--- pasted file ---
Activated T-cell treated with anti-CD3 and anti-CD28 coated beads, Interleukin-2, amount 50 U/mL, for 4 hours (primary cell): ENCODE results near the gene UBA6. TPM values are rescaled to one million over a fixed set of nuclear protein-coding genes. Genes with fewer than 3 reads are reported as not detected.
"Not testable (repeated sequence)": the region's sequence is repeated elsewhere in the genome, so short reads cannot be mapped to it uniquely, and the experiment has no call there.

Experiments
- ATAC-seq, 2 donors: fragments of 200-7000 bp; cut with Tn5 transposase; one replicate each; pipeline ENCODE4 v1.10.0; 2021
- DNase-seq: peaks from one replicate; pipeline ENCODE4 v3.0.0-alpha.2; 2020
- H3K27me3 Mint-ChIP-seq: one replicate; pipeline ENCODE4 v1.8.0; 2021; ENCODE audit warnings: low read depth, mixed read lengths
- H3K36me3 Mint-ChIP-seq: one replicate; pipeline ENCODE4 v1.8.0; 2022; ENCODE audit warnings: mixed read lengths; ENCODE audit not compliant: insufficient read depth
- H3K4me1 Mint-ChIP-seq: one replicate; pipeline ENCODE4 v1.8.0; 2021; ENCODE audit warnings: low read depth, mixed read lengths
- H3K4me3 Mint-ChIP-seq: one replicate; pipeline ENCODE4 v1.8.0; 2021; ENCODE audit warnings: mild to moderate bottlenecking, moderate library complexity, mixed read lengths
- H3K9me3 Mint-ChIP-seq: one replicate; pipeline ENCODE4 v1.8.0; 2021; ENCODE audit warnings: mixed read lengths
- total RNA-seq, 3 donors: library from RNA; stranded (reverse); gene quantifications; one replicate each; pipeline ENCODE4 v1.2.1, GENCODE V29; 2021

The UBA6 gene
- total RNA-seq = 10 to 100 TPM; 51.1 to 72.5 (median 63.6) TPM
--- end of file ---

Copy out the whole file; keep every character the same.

Activated T-cell treated with anti-CD3 and anti-CD28 coated beads, Interleukin-2, amount 50 U/mL, for 4 hours (primary cell): ENCODE results near the gene UBA6. TPM values are rescaled to one million over a fixed set of nuclear protein-coding genes. Genes with fewer than 3 reads are reported as not detected.
"Not testable (repeated sequence)": the region's sequence is repeated elsewhere in the genome, so short reads cannot be mapped to it uniquely, and the experiment has no call there.

Experiments
- ATAC-seq, 2 donors: fragments of 200-7000 bp; cut with Tn5 transposase; one replicate each; pipeline ENCODE4 v1.10.0; 2021
- DNase-seq: peaks from one replicate; pipeline ENCODE4 v3.0.0-alpha.2; 2020
- H3K27me3 Mint-ChIP-seq: one replicate; pipeline ENCODE4 v1.8.0; 2021; ENCODE audit warnings: low read depth, mixed read lengths
- H3K36me3 Mint-ChIP-seq: one replicate; pipeline ENCODE4 v1.8.0; 2022; ENCODE audit warnings: mixed read lengths; ENCODE audit not compliant: insufficient read depth
- H3K4me1 Mint-ChIP-seq: one replicate; pipeline ENCODE4 v1.8.0; 2021; ENCODE audit warnings: low read depth, mixed read lengths
- H3K4me3 Mint-ChIP-seq: one replicate; pipeline ENCODE4 v1.8.0; 2021; ENCODE audit warnings: mild to moderate bottlenecking, moderate library complexity, mixed read lengths
- H3K9me3 Mint-ChIP-seq: one replicate; pipeline ENCODE4 v1.8.0; 2021; ENCODE audit warnings: mixed read lengths
- total RNA-seq, 3 donors: library from RNA; stranded (reverse); gene quantifications; one replicate each; pipeline ENCODE4 v1.2.1, GENCODE V29; 2021

The UBA6 gene
- total RNA-seq = 10 to 100 TPM; 51.1 to 72.5 (median 63.6) TPM